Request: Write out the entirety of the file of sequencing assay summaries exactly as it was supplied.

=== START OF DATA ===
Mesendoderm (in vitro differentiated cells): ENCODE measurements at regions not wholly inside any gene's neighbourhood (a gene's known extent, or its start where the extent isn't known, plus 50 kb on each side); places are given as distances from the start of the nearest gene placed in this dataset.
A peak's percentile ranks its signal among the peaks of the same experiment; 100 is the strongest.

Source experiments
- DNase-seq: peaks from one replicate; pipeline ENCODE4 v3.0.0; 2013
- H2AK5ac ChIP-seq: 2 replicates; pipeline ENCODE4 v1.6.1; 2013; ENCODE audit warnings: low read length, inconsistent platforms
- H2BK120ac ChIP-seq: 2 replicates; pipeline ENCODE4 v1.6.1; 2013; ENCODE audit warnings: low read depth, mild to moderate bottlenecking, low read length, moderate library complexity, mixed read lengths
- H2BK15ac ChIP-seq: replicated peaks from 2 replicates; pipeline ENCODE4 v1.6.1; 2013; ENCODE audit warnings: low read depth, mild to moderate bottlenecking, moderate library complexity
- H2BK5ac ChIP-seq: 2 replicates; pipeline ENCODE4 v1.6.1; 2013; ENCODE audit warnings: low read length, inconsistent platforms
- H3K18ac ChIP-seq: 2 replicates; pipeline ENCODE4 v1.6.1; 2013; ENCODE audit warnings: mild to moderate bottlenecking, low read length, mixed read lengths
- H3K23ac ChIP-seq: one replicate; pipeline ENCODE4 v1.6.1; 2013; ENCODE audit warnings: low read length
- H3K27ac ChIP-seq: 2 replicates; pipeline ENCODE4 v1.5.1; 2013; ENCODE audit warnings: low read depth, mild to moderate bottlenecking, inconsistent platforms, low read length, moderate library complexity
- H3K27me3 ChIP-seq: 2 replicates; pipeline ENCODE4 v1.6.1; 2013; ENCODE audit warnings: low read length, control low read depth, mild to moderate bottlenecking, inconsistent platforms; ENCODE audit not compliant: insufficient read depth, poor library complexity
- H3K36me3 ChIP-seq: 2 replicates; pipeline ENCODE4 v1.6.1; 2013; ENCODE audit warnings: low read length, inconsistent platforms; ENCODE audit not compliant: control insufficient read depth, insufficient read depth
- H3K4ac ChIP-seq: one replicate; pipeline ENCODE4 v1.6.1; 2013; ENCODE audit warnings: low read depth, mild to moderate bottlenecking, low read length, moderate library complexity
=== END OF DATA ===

Mesendoderm (in vitro differentiated cells): ENCODE measurements at regions not wholly inside any gene's neighbourhood (a gene's known extent, or its start where the extent isn't known, plus 50 kb on each side); places are given as distances from the start of the nearest gene placed in this dataset.
A peak's percentile ranks its signal among the peaks of the same experiment; 100 is the strongest.

Source experiments
- DNase-seq: peaks from one replicate; pipeline ENCODE4 v3.0.0; 2013
- H2AK5ac ChIP-seq: 2 replicates; pipeline ENCODE4 v1.6.1; 2013; ENCODE audit warnings: low read length, inconsistent platforms
- H2BK120ac ChIP-seq: 2 replicates; pipeline ENCODE4 v1.6.1; 2013; ENCODE audit warnings: low read depth, mild to moderate bottlenecking, low read length, moderate library complexity, mixed read lengths
- H2BK15ac ChIP-seq: replicated peaks from 2 replicates; pipeline ENCODE4 v1.6.1; 2013; ENCODE audit warnings: low read depth, mild to moderate bottlenecking, moderate library complexity
- H2BK5ac ChIP-seq: 2 replicates; pipeline ENCODE4 v1.6.1; 2013; ENCODE audit warnings: low read length, inconsistent platforms
- H3K18ac ChIP-seq: 2 replicates; pipeline ENCODE4 v1.6.1; 2013; ENCODE audit warnings: mild to moderate bottlenecking, low read length, mixed read lengths
- H3K23ac ChIP-seq: one replicate; pipeline ENCODE4 v1.6.1; 2013; ENCODE audit warnings: low read length
- H3K27ac ChIP-seq: 2 replicates; pipeline ENCODE4 v1.5.1; 2013; ENCODE audit warnings: low read depth, mild to moderate bottlenecking, inconsistent platforms, low read length, moderate library complexity
- H3K27me3 ChIP-seq: 2 replicates; pipeline ENCODE4 v1.6.1; 2013; ENCODE audit warnings: low read length, control low read depth, mild to moderate bottlenecking, inconsistent platforms; ENCODE audit not compliant: insufficient read depth, poor library complexity
- H3K36me3 ChIP-seq: 2 replicates; pipeline ENCODE4 v1.6.1; 2013; ENCODE audit warnings: low read length, inconsistent platforms; ENCODE audit not compliant: control insufficient read depth, insufficient read depth
- H3K4ac ChIP-seq: one replicate; pipeline ENCODE4 v1.6.1; 2013; ENCODE audit warnings: low read depth, mild to moderate bottlenecking, low read length, moderate library complexity